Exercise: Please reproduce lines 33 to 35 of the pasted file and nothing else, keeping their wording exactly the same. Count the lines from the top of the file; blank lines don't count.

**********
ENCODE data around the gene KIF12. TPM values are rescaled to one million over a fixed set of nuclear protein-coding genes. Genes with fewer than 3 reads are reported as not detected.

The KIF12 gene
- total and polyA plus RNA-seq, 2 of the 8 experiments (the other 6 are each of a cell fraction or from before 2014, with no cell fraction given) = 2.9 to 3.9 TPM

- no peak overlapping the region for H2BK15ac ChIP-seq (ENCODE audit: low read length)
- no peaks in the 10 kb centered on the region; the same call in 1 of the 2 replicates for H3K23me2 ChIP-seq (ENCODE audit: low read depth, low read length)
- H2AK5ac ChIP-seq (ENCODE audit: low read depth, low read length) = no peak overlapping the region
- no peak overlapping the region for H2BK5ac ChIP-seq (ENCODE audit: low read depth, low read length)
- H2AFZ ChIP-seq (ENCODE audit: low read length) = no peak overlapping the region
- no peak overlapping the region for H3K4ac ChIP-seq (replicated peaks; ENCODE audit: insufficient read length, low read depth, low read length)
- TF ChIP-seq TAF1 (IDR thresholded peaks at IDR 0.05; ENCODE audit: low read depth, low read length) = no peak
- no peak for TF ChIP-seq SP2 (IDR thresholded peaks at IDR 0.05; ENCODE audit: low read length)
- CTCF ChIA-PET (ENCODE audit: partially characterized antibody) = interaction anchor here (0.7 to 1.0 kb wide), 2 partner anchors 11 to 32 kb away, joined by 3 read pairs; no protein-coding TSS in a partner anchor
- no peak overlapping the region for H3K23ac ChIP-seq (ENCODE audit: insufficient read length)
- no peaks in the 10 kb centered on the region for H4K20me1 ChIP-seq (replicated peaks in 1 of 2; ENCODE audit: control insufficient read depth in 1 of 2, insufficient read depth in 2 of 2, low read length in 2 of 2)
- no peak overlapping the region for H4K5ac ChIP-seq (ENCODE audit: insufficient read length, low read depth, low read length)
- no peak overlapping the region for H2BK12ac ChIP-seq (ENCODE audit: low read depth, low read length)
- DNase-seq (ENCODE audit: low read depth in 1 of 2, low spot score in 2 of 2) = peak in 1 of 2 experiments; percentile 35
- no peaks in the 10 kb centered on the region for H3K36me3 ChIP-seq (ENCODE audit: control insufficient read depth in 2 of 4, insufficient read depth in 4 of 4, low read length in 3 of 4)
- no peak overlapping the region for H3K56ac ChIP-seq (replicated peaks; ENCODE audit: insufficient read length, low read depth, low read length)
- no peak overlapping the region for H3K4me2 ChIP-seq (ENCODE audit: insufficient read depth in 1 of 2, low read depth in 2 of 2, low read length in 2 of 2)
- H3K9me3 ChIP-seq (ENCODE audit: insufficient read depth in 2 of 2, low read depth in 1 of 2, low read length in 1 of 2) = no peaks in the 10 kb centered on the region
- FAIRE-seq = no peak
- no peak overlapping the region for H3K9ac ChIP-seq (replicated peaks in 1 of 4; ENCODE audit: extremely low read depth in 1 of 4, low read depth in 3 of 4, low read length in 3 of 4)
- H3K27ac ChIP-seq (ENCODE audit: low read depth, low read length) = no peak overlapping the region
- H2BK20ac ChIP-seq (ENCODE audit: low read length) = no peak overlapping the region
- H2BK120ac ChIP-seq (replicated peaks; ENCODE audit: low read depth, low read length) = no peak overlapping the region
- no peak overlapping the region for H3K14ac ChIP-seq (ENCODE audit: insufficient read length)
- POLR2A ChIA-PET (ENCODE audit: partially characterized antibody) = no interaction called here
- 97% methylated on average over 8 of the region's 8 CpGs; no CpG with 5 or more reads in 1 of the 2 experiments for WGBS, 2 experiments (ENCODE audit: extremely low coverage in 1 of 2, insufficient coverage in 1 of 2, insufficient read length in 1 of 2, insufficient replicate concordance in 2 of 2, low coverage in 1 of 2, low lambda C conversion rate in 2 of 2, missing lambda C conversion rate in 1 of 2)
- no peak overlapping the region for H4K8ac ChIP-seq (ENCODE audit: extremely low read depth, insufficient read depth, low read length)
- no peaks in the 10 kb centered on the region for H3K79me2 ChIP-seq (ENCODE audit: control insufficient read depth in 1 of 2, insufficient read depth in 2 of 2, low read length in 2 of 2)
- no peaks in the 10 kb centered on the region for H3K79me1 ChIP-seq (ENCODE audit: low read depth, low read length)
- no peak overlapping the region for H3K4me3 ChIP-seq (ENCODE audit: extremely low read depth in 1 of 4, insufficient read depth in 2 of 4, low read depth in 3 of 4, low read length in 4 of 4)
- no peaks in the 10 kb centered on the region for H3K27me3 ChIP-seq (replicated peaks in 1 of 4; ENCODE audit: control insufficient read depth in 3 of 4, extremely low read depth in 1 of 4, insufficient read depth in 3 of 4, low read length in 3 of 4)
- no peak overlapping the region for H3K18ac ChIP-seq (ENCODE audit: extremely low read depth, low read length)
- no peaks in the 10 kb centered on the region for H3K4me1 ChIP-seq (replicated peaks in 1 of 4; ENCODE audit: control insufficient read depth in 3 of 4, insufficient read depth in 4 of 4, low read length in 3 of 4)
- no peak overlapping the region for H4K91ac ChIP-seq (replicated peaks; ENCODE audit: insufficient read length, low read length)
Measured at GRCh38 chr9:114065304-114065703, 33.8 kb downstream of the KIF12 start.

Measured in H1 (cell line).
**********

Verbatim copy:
- no peak overlapping the region for H3K4me3 ChIP-seq (ENCODE audit: extremely low read depth in 1 of 4, insufficient read depth in 2 of 4, low read depth in 3 of 4, low read length in 4 of 4)
- no peaks in the 10 kb centered on the region for H3K27me3 ChIP-seq (replicated peaks in 1 of 4; ENCODE audit: control insufficient read depth in 3 of 4, extremely low read depth in 1 of 4, insufficient read depth in 3 of 4, low read length in 3 of 4)
- no peak overlapping the region for H3K18ac ChIP-seq (ENCODE audit: extremely low read depth, low read length)